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The Almighty Buck Transportation United States

Gas Prices Jump; California Hardest Hit 402

Posted by timothy
from the swedes-and-brits-will-cry-us-a-river dept.
New submitter jefery23 writes with this excerpt from an Associated Press article (as carried by the Denver Post): "Californians woke up to a shock Friday as overnight gasoline prices jumped by as much as 20 cents a gallon in some areas, ending a week of soaring costs that saw some stations close and others charge record prices." Friday's jump followed another big one just a day earlier, too. Texas gas prices have gone up, but not quite so dramatically ($3.59 at the station nearest to me); how are they in your neck of the woods? Those Bloom boxes and charging stations can't arrive too soon.
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Gas Prices Jump; California Hardest Hit

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  • 20 cents on $4 is only 5%. Being as California is probably paying a fair bit above $4, that would put the percentage even lower. I'm surprised they would make a big deal out of it if it one just one moment in time. If it was 5% in one day, for several days in a row, that would be more noticeable, but this is barely above the variance you'd likely find between two gas stations.
    • by Local ID10T (790134) <ID10T.L.USER@gmail.com> on Saturday October 06, 2012 @11:39AM (#41568337) Homepage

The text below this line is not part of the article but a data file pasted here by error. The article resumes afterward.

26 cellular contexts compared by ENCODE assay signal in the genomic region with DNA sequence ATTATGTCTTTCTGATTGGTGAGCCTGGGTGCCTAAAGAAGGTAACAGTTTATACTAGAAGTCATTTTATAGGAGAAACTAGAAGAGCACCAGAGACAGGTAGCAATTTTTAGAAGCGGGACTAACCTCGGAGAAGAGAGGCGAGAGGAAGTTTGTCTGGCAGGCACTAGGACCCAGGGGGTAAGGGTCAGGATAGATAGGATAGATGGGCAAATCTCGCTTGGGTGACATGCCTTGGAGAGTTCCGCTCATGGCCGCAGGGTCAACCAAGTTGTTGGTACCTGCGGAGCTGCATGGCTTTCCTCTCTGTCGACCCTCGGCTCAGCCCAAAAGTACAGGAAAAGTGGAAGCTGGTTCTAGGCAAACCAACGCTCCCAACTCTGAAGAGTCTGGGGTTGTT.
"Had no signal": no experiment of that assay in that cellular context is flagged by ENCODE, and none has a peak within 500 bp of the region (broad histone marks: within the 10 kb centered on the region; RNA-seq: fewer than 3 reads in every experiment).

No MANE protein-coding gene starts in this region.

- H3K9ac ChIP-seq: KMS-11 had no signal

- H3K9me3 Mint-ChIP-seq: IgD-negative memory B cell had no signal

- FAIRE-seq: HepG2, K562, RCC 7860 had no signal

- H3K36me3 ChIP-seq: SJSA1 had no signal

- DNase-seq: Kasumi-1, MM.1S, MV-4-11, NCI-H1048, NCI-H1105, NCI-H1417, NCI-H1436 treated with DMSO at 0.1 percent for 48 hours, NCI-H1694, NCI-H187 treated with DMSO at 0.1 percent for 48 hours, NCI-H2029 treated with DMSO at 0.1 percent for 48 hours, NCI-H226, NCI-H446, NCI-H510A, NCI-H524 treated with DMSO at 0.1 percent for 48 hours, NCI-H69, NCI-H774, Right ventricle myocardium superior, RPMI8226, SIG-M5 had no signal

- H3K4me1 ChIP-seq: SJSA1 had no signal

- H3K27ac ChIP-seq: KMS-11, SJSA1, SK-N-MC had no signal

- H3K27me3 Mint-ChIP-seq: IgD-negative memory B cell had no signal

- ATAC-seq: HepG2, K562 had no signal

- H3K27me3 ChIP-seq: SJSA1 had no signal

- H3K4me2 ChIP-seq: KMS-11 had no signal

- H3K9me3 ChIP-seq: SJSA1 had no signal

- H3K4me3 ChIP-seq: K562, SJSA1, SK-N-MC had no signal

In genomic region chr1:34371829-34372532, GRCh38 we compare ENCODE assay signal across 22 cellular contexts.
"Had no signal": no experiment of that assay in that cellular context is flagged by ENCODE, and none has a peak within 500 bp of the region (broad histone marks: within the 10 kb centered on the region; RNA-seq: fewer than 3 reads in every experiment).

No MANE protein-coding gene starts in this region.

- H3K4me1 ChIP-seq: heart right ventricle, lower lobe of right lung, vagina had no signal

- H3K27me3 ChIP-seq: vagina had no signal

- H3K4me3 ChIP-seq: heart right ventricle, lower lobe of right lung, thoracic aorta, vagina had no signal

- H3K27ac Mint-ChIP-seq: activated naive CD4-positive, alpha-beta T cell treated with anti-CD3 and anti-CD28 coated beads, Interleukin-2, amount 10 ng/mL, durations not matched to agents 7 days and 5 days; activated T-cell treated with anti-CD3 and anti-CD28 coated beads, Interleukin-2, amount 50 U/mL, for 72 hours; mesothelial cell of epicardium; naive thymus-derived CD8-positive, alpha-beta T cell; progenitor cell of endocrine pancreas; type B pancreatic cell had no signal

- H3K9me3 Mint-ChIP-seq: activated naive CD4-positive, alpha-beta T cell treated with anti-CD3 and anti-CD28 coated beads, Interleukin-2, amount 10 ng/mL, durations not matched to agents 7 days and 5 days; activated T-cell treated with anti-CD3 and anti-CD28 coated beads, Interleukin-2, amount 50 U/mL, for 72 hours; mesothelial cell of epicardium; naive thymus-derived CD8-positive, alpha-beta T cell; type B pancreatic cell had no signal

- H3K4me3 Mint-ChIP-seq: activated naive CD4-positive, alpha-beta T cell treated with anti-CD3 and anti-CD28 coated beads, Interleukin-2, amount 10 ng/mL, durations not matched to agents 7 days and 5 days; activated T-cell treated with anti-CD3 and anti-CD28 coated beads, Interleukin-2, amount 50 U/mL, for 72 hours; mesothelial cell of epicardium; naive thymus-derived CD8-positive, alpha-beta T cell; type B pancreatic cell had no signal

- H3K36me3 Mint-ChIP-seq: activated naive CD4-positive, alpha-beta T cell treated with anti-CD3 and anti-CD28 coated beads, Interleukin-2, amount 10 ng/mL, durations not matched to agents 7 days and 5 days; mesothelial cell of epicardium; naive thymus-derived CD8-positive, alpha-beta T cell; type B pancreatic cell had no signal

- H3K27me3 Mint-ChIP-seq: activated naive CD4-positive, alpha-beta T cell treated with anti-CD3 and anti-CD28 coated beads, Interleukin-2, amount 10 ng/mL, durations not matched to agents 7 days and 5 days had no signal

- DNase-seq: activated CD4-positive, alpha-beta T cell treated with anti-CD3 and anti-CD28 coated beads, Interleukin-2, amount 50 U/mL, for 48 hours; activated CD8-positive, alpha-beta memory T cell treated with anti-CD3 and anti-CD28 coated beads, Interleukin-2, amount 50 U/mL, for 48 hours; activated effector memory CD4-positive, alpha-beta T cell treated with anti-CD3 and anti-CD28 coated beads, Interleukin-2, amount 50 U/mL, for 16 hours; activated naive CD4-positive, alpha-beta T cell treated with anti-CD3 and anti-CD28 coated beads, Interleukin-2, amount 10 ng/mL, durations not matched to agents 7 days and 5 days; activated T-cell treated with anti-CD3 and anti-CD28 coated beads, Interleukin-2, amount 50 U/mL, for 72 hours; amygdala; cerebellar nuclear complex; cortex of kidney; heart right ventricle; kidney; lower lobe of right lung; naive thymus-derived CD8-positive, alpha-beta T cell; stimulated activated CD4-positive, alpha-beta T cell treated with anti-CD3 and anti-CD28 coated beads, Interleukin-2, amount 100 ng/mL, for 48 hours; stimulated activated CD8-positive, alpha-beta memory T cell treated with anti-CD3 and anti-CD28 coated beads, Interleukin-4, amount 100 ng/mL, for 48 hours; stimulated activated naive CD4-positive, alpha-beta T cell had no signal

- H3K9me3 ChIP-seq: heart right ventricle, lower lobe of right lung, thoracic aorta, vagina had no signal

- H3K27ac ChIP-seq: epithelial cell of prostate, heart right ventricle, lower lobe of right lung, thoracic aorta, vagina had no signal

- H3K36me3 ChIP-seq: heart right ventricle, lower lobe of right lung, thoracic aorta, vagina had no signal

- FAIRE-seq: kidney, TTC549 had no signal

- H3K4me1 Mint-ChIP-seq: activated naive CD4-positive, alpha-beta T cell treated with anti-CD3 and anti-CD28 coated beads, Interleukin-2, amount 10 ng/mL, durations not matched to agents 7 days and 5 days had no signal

Wednesday morning, I noticed some gas stations near me (silicon valley, ca) had raised their prices by $0.40 or more since the previous day. By Thursday, all the local gas stations had caught up. That is approximately a 9% jump. If prices went up again yesterday (which I haven't noticed...) then the overall increase this past week is more like 15%.

    • Re: (Score:2, Informative)

      by Anonymous Coward

      For crying out loud, this is a typical day-to-day change out here surrounded Chicago. It's been jumping up and down from 10 to 30 cents a day all damn year and rarely stays below $3.99 for long.

  • Supply and Demand (Score:4, Insightful)

    by bit trollent (824666) on Saturday October 06, 2012 @11:24AM (#41568149) Homepage

    An improving economy demands more gasoline.

    Since supplies are already so tight that we are increasingly using extreme sources of oil like very deep sea drilling and oil sands, we should expect to pay more for gasoline.

    I hope you've all been buying fuel efficient cars...

    • by ZosX (517789)

      Don't you mean China's improving economy? We've already lost half our middle class. I don't see the improvement unless you count new walmarts progress.

    • by Anonymous Coward